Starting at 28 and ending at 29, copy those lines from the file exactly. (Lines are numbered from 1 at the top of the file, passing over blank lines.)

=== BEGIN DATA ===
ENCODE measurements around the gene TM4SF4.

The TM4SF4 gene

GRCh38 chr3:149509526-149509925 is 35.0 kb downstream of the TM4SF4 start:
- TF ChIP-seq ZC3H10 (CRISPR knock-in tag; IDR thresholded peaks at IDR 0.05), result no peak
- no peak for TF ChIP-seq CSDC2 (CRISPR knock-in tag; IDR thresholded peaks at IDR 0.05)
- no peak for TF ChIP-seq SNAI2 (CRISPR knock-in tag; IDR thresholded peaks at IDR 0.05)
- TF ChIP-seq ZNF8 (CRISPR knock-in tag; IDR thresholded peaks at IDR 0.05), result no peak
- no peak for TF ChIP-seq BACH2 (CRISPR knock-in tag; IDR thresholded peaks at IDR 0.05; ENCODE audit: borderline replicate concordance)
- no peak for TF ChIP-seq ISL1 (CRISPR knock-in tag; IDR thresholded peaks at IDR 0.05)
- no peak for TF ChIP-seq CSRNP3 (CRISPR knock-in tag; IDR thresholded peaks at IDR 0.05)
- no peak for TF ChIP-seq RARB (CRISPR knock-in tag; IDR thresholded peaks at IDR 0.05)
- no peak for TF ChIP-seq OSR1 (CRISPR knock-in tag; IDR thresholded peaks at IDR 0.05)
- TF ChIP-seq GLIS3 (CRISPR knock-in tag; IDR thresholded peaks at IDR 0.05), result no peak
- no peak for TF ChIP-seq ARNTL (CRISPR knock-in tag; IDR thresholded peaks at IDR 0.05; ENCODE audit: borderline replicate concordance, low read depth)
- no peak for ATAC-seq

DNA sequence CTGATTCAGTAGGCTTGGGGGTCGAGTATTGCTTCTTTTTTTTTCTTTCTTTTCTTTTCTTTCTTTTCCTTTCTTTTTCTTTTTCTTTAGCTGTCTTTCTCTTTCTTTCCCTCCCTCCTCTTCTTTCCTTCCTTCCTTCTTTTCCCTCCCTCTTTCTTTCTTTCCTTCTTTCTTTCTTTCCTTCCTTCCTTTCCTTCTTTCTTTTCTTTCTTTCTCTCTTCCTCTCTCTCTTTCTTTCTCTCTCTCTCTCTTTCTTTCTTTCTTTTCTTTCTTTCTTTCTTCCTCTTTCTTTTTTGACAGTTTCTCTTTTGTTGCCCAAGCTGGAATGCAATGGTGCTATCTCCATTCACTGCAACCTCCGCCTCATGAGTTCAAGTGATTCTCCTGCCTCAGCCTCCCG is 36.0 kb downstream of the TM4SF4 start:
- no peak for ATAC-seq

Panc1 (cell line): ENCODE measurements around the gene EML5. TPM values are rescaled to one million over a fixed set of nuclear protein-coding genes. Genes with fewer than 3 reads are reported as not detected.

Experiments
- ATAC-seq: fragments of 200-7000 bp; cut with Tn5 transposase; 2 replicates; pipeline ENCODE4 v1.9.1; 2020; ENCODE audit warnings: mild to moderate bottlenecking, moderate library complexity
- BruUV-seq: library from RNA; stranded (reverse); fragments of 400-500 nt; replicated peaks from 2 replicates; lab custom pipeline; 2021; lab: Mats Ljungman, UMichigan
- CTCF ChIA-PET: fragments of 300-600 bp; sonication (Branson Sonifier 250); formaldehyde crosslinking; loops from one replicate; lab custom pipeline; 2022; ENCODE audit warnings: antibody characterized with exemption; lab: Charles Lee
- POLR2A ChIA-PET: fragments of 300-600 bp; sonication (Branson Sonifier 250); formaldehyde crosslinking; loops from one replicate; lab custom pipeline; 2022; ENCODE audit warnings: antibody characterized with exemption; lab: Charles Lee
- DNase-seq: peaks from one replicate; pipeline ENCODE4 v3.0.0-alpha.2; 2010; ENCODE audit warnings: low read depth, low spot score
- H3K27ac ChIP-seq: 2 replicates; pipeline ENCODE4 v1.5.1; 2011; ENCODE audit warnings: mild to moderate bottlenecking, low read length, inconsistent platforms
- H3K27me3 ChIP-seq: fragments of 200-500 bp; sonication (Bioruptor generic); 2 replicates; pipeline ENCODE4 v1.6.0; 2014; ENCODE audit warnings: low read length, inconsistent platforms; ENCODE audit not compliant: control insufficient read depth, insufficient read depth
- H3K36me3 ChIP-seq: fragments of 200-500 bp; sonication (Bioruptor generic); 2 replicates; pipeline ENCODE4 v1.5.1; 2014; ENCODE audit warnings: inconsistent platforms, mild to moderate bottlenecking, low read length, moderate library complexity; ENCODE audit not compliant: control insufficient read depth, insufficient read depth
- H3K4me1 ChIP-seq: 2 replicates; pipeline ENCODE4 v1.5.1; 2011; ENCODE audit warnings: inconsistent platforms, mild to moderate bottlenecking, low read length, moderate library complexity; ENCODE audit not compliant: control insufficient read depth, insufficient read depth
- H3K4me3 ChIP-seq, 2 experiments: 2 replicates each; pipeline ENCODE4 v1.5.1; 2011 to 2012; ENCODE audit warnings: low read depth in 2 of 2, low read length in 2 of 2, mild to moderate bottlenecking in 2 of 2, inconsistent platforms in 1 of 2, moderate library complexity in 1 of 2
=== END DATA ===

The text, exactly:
- H3K4me1 ChIP-seq: 2 replicates; pipeline ENCODE4 v1.5.1; 2011; ENCODE audit warnings: inconsistent platforms, mild to moderate bottlenecking, low read length, moderate library complexity; ENCODE audit not compliant: control insufficient read depth, insufficient read depth
- H3K4me3 ChIP-seq, 2 experiments: 2 replicates each; pipeline ENCODE4 v1.5.1; 2011 to 2012; ENCODE audit warnings: low read depth in 2 of 2, low read length in 2 of 2, mild to moderate bottlenecking in 2 of 2, inconsistent platforms in 1 of 2, moderate library complexity in 1 of 2